In the end, I had to give my Tales of Zestiria obsession a little outlet. Not too much, because the last thing I need is an epic on my hands, but something. I found out I'm pretty rusty when it comes to fan fiction. I also noticed a few other things.

1. It took approximately 0.05 seconds for me to slip right back into the Pairing Fanfic Formula.

2. I hit the same story/characterization triggers every other Zestiria author does, though I didn't know that until I looked at the AO3 archive afterward.

3. Gasp, this... is not actually a bad formula.


I also realized that I open original stories differently, but that's another topic. Short stories - at least as I write them - involve more plot, and therefore need more precise openings... not that I always manage to make that happen.

The formula I default into isn't a bad formula by itself. It has setting, buildup, and payoff, which is why it can be satisfying to read; it can, and often does, have some kind of "emotional turn" that makes the scene feel complete-- like something happened. (I don't recall which writer gave me the phrase "emotional turn," but it has served me well every time I've bothered to use the concept while writing.) It just so happens that in pairing fic these elements are focused on cuddling instead of something else. It's actually not a bad basic structure for individual scenes.

I think this would still be true if the content is entirely fluff. You can still have a transformation of mood and/or emotion in the scene, which satisfies the requirement for "change" in fiction, which I know people loooove to argue with. Stories don't necessarily need conflict! Shit doesn't have to change! It can still be interesting! And I guess that's all true in fan fiction, when a reader might want to just wallow in their obsession with Mikleo Sebastian Maglor a character they love, and see some stream-of-consciousness contemplation on a canon event. I don't think that's very interesting, but whatever. Some people do. Point is, it's more interesting if something changes, even if that change means we're just moving from contemplation to happiness, or giddiness to contentedness, or some other minuscule difference. The formula can do that.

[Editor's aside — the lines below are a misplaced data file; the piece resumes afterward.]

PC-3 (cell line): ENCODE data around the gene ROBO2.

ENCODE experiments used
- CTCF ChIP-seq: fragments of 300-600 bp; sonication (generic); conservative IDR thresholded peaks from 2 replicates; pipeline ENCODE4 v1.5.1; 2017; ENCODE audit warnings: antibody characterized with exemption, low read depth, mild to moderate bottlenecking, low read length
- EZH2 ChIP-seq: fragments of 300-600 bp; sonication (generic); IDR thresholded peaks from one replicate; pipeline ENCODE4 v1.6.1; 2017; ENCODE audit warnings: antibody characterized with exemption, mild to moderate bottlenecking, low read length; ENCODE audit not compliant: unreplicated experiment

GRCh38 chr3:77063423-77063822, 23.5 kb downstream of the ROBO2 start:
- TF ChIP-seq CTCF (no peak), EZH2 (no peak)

Which isn't to say I think I should write it all the time. It IS a formula, and if I write ten things according to this formula, they're all going to sound the same, since those ten things will definitely all be pairing fic. Somehow this doesn't happen if I use it for the basis of my scene structure in a longer story, because there are other things happening (and how exactly is a Sorey/Mikleo makeout session not something happening, I mean really) and the formula becomes a vehicle for other elements of craft.

So yeah. I haven't come up with an excuse for #2 (automatically falling into all the cliches) yet. Give me a few more hours for that one.
myaru: (Default)
"The problem with writing is writing. The discoveries in writing will be made in writing. The solutions to story problems - structural, motivational, existential - will be found in writing. ... Your middle will not arrive through thinking, and while it may arrive in dreaming, dreaming is more likely to produce results if you fall asleep while writing."

The Portable MFA in Creative Writing, p.30



My own creative process drives me crazy. This problem probably isn't unique to me.

For as long as I've been writing, I've been what people call a "pantser" - when I've got an idea for a story, I skip the outlining and development parts and jump right in, figuring that it'll take care of itself. Who needs a plot to start with when it'll just grow out of the process on its own like a slimy, scary-looking mushroom? And I thought that's how it was done. I didn't take writing classes until much later, and it never occurred to me - apparently - to pick up a book on how to write fiction when I was younger.

By 'younger,' I mean seventeen or so, which is when I first attempted to write seriously. Prior to that I had written "novels" and storybooks and stuff, but not with any intent. I did it to get ideas out of my head, or sometimes to entertain my friends. Plot isn't really necessary when you're pandering to your own group and their in-jokes.

But this is still the way I work, and knowing how important plot is, thanks to my overpriced degree and experience (I guess), I keep feeling like I should grow up and start plotting before I write. Have an outline. Actually develop characters before I try to write them! No doubt that would make them slightly more interesting.

Have I tried to do this? Yes.

Has it worked? No.